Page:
Anisa Jackson

Work, Information, DJ, Contact


Mines to Caves

Exhibition, Writing

Cauleen Smith (b. 1967) is a multidisciplinary artist and filmmaker whose work engages cinematic landscape, science fiction, and mythology in the Black diaspora. Her immersive installation Mines to Caves evolves out of the artist’s film program GIMME SHELTER CINEGLYPHS that premiered in September 2022 inside Aspen’s Smuggler Mine, the oldest operating silver mine in the region. At Aspen Art Museum, the gallery emulates Smuggler Mine’s darkened, cave-like interior, where Smith presents a reimagined edit of her animated cinematic hieroglyphs first projected on the mine walls. These moving images of animals and topographies reference cave paintings, the earliest known art. The experimental film reflects on Smith’s desire to return the mine to the mountain and to reorient towards an alternative relationship with the planet.

In Mines to Caves, Smith foregrounds how traditional capitalist structures like overconsumption and land development affect our relationships to each other and the environment, and draws from work Smith developed during her residence with the Aspen Art Museum and Anderson Ranch in Spring 2022. The film, shot partially on location inside the mine, puts forth the artist’s research around geologic extraction in the United States. Mines to Caves incorporates a candle sculpture composed of different colored wax layers with wicks that will be lit at set times, activating and destroying the work in one turn. Smith’s striated waxworks trace an abstract topography of the earth, emphasizing the politics of creating art that will, like humans, disappear over time.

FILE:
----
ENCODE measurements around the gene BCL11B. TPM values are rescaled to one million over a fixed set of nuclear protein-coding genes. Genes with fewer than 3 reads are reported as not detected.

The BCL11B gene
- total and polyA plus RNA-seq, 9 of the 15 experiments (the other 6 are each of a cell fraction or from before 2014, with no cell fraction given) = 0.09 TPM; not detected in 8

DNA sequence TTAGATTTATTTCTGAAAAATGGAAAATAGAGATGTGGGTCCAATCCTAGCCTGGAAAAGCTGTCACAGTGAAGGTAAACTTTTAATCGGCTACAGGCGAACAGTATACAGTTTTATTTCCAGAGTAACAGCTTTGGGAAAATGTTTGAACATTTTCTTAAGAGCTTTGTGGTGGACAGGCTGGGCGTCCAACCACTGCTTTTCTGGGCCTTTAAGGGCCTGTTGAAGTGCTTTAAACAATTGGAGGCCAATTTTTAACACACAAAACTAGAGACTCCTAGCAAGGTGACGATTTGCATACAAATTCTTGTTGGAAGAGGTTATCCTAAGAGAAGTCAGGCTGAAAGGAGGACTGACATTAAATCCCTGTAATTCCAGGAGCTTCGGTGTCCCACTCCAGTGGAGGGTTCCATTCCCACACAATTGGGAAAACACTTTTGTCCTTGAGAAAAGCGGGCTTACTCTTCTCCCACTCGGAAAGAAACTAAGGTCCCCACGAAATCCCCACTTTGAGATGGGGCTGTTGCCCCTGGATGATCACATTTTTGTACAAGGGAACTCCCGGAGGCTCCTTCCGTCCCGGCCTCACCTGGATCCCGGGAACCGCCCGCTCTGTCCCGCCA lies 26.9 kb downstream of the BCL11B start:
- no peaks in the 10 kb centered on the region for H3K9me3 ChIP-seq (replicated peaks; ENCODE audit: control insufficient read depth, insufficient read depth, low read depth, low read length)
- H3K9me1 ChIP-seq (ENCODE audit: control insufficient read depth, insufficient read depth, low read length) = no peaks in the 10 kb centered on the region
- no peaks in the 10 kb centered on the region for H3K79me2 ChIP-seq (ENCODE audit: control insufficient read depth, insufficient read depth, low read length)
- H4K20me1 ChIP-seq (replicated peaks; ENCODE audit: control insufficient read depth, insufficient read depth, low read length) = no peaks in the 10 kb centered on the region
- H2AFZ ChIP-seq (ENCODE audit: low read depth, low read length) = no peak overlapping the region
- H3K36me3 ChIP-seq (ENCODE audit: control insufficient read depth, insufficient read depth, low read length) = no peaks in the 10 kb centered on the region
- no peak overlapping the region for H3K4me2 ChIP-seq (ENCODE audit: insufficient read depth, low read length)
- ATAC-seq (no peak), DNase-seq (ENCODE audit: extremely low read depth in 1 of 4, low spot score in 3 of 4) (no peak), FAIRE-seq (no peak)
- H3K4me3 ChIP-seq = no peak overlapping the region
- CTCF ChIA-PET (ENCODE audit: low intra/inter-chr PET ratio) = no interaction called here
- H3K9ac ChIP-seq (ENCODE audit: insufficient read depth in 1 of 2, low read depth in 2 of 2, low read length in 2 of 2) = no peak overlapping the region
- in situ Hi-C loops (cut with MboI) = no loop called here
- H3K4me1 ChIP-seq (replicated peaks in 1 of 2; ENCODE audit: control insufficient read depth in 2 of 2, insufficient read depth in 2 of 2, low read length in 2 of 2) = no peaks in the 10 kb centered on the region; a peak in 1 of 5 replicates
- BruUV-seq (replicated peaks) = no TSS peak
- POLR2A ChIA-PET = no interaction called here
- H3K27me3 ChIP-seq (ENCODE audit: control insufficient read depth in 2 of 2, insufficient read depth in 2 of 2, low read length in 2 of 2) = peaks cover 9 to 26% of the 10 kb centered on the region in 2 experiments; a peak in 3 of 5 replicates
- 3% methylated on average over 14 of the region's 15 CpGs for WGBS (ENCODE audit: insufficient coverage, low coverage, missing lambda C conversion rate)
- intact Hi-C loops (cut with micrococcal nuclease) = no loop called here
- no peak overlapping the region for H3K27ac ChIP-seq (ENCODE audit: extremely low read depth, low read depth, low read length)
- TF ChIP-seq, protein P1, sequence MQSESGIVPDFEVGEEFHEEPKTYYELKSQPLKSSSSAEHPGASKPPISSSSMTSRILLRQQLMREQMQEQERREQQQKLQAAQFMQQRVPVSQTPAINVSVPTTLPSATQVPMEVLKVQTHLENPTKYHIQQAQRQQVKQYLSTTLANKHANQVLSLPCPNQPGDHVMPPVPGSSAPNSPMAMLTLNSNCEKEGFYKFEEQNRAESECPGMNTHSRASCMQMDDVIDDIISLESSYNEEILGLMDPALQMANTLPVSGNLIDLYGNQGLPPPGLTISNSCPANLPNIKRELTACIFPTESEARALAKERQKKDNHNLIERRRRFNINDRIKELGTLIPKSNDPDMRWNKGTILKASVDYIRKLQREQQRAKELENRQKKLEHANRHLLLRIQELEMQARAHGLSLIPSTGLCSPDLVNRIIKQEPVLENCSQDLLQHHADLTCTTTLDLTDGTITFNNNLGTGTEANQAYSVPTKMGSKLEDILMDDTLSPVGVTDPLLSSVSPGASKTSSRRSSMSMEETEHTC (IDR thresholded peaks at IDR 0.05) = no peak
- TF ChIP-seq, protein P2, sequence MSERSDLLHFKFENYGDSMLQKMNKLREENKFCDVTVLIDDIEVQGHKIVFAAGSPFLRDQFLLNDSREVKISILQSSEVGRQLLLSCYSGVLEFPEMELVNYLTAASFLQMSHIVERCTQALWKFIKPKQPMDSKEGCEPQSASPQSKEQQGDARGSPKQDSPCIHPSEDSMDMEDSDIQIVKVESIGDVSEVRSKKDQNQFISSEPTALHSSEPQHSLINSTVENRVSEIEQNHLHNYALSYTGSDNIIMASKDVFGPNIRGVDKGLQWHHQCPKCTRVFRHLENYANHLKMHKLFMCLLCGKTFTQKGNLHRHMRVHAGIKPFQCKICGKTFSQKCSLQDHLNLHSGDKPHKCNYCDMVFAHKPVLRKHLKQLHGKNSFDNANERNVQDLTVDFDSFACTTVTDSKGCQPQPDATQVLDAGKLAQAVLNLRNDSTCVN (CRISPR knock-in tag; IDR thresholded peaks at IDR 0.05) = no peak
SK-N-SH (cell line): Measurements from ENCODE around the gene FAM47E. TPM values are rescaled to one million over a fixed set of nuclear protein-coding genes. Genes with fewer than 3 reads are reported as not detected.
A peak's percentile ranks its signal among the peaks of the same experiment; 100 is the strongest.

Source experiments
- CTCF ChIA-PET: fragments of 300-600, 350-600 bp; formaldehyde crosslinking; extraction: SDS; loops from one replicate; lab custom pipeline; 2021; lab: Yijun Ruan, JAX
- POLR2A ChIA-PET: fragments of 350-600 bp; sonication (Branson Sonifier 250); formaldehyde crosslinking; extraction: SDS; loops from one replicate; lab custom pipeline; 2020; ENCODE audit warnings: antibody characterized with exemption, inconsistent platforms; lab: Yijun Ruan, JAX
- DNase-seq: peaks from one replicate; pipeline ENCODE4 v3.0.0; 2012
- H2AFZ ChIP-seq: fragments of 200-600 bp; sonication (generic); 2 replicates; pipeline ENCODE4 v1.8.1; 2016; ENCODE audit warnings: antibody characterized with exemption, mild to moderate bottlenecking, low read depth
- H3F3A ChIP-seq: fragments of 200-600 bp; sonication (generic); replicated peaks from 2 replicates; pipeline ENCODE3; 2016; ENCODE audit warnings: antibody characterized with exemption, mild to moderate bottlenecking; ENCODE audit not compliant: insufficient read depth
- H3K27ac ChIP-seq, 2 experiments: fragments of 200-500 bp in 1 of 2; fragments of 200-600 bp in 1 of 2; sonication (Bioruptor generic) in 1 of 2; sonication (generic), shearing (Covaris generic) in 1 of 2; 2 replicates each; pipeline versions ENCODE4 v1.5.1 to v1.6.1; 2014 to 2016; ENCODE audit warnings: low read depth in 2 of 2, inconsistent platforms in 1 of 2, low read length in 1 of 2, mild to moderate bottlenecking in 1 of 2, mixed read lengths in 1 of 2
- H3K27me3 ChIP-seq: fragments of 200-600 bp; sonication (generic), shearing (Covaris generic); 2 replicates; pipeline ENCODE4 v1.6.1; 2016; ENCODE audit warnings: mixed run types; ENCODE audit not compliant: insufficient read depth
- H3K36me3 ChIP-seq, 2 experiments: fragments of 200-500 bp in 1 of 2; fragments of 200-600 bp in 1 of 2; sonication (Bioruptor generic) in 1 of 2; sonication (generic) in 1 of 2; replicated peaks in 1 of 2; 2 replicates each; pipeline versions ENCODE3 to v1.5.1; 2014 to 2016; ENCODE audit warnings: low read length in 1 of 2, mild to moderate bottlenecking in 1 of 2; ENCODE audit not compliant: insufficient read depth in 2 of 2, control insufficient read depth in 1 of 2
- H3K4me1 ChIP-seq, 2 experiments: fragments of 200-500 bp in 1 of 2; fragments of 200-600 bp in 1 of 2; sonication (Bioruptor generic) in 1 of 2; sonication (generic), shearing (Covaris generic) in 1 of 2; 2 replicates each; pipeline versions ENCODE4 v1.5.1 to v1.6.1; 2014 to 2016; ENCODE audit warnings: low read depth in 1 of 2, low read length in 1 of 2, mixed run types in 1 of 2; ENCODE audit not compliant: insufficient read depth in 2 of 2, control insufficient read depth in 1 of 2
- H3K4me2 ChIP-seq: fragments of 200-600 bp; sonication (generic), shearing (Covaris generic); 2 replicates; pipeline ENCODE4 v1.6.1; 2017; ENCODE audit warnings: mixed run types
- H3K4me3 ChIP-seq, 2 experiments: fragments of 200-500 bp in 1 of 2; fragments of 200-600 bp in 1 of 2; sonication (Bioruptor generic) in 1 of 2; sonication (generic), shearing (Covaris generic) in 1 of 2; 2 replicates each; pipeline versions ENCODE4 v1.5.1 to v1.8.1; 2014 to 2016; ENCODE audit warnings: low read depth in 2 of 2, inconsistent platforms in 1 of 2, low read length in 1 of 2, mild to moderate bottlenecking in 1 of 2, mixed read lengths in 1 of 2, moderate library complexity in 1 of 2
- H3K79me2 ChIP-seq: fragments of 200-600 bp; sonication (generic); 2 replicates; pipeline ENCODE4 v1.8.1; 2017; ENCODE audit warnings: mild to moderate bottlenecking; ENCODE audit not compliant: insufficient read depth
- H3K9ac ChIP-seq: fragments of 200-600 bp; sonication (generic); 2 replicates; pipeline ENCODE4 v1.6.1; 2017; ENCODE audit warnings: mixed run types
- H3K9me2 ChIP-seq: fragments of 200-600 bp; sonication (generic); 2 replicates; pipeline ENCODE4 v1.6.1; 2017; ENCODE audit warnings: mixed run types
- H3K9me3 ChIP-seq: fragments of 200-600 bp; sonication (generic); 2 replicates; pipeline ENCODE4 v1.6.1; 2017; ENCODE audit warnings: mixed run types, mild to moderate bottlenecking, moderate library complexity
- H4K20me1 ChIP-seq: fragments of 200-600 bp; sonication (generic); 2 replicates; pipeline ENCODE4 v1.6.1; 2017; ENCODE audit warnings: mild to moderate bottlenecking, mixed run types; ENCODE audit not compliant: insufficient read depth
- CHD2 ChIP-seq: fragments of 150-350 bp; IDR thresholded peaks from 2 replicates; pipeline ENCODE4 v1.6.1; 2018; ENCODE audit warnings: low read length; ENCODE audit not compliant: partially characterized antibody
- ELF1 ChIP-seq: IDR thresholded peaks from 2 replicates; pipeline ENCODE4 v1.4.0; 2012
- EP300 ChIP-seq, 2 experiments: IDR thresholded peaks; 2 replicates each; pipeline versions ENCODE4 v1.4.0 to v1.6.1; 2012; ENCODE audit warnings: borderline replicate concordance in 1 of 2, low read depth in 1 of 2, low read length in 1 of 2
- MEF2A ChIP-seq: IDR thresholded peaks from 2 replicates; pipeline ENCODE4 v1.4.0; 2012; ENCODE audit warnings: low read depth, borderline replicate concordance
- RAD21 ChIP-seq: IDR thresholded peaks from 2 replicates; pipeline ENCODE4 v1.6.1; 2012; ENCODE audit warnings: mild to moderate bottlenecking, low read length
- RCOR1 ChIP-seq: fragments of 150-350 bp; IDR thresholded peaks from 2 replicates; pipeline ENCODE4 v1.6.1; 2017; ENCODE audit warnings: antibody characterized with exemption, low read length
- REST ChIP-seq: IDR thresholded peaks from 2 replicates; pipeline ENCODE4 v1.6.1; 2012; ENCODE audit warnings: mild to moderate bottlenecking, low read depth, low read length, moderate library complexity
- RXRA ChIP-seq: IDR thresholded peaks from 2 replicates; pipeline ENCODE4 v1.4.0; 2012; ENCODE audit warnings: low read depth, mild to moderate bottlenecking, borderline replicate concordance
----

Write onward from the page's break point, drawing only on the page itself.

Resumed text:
Humanity’s ephemeral presence on earth and our imaginings of a better present and future are central themes in Smith’s practice. A hand sewn textile proclaiming “Mines to Caves” hangs in the center of the gallery, at once a flag, a mantra, a heraldic tradition, and a poetic protest. Smith sees mines as a colloquial expression of romantic possession. The artist’s banner draws on the long history of banners raised for celebration as well as social and political change, from those erected by labor unions, carried by community organizers and activists, or flown by marching bands or churches. The gallery’s colorful wallpaper incorporates images of the Pandanus candelabrum plant, a palm tree that grows in soil above diamond bearing kimberlite rock in Liberia and other tropical sites in Africa. The plant marks sites for potential extraction, like an x on nature’s own treasure map. Since humans pillage the land that produces this shrub, the tree is now endangered. In the gallery, Smith envisions a world where this plant grows wild and undisturbed.

The exhibition is curated by Anisa Jackson, Curator at Large, and Simone Krug, Curator.

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